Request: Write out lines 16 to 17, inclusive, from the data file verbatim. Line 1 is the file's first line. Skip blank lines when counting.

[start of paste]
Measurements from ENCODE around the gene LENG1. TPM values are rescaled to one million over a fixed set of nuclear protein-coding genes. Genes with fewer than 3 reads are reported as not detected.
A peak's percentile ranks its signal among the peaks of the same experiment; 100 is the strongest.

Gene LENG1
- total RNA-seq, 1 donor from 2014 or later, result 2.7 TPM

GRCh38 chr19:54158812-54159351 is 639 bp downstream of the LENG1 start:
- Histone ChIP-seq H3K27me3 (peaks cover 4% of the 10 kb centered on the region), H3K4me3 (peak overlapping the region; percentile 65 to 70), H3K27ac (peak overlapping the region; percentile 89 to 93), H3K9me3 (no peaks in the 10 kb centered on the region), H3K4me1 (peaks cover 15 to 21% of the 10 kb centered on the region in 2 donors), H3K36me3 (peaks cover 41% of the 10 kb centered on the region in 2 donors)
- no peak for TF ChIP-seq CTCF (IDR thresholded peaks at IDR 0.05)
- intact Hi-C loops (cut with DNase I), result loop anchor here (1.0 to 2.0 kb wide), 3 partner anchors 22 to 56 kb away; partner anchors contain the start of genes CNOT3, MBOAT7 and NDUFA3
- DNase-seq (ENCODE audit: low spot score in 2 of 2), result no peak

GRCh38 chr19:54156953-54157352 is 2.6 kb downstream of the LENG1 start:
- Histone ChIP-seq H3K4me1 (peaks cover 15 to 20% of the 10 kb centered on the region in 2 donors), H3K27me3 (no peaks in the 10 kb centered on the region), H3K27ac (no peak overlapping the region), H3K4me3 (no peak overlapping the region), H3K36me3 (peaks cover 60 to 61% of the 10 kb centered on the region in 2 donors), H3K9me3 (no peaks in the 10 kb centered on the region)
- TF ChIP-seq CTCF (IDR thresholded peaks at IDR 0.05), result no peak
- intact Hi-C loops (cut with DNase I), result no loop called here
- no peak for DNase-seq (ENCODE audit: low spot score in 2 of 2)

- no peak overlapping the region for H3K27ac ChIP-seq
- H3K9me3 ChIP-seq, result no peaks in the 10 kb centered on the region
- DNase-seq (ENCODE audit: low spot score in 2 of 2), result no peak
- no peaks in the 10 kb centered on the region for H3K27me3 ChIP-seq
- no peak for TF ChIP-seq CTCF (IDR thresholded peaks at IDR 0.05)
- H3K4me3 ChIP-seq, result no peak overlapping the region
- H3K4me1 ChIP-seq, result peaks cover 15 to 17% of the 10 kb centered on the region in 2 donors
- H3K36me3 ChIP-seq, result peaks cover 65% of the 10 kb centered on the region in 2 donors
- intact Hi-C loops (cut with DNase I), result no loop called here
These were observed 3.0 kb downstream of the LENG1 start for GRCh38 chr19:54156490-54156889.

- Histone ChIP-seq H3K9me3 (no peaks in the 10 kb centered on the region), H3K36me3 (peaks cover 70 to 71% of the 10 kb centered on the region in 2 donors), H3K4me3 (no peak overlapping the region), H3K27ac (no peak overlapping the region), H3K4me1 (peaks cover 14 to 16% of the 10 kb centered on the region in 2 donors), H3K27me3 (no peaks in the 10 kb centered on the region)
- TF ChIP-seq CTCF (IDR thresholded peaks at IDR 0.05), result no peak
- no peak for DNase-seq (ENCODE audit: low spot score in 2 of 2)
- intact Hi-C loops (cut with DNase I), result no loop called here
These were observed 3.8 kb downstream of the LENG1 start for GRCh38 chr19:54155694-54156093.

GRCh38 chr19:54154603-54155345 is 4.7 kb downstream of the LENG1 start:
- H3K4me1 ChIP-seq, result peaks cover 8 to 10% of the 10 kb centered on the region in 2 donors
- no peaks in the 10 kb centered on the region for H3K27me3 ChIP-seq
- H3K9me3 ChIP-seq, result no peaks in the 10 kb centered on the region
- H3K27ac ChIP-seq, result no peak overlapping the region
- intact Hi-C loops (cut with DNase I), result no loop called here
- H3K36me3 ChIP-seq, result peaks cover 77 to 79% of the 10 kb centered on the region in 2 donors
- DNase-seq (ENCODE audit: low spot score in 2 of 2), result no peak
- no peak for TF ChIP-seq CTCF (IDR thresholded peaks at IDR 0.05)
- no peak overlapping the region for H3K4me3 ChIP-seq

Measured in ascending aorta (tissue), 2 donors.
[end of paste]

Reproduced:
- H3K9me3 ChIP-seq, result no peaks in the 10 kb centered on the region
- DNase-seq (ENCODE audit: low spot score in 2 of 2), result no peak